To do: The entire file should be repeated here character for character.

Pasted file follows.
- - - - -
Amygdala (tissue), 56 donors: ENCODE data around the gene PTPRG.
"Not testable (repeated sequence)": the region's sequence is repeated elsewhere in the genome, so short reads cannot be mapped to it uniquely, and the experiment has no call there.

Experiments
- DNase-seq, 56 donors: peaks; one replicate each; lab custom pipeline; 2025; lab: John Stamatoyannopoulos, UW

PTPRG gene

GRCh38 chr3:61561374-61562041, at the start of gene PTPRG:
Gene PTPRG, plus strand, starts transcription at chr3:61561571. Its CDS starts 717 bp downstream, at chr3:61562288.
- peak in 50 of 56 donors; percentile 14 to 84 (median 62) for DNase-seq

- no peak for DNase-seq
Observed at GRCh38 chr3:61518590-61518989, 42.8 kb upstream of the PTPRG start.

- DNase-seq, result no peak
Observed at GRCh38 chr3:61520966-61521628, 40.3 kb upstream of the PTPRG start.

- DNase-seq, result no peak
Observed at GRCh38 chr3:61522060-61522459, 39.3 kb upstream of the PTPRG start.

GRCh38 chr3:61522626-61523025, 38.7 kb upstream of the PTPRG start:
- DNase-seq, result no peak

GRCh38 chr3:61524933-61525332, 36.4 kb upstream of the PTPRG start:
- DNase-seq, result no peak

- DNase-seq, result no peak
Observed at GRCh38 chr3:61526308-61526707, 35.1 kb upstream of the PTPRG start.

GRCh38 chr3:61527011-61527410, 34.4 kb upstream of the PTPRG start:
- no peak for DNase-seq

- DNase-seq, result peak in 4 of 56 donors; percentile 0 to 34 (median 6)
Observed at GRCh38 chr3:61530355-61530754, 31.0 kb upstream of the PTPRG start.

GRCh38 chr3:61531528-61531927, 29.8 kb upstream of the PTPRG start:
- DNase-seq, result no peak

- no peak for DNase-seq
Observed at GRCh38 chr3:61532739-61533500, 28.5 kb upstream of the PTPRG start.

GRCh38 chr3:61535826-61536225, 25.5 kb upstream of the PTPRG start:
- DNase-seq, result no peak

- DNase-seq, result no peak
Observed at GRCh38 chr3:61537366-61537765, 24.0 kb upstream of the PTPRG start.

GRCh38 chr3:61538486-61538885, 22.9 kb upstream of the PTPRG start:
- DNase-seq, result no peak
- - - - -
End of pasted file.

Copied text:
Amygdala (tissue), 56 donors: ENCODE data around the gene PTPRG.
"Not testable (repeated sequence)": the region's sequence is repeated elsewhere in the genome, so short reads cannot be mapped to it uniquely, and the experiment has no call there.

Experiments
- DNase-seq, 56 donors: peaks; one replicate each; lab custom pipeline; 2025; lab: John Stamatoyannopoulos, UW

PTPRG gene

GRCh38 chr3:61561374-61562041, at the start of gene PTPRG:
Gene PTPRG, plus strand, starts transcription at chr3:61561571. Its CDS starts 717 bp downstream, at chr3:61562288.
- peak in 50 of 56 donors; percentile 14 to 84 (median 62) for DNase-seq

- no peak for DNase-seq
Observed at GRCh38 chr3:61518590-61518989, 42.8 kb upstream of the PTPRG start.

- DNase-seq, result no peak
Observed at GRCh38 chr3:61520966-61521628, 40.3 kb upstream of the PTPRG start.

- DNase-seq, result no peak
Observed at GRCh38 chr3:61522060-61522459, 39.3 kb upstream of the PTPRG start.

GRCh38 chr3:61522626-61523025, 38.7 kb upstream of the PTPRG start:
- DNase-seq, result no peak

GRCh38 chr3:61524933-61525332, 36.4 kb upstream of the PTPRG start:
- DNase-seq, result no peak

- DNase-seq, result no peak
Observed at GRCh38 chr3:61526308-61526707, 35.1 kb upstream of the PTPRG start.

GRCh38 chr3:61527011-61527410, 34.4 kb upstream of the PTPRG start:
- no peak for DNase-seq

- DNase-seq, result peak in 4 of 56 donors; percentile 0 to 34 (median 6)
Observed at GRCh38 chr3:61530355-61530754, 31.0 kb upstream of the PTPRG start.

GRCh38 chr3:61531528-61531927, 29.8 kb upstream of the PTPRG start:
- DNase-seq, result no peak

- no peak for DNase-seq
Observed at GRCh38 chr3:61532739-61533500, 28.5 kb upstream of the PTPRG start.

GRCh38 chr3:61535826-61536225, 25.5 kb upstream of the PTPRG start:
- DNase-seq, result no peak

- DNase-seq, result no peak
Observed at GRCh38 chr3:61537366-61537765, 24.0 kb upstream of the PTPRG start.

GRCh38 chr3:61538486-61538885, 22.9 kb upstream of the PTPRG start:
- DNase-seq, result no peak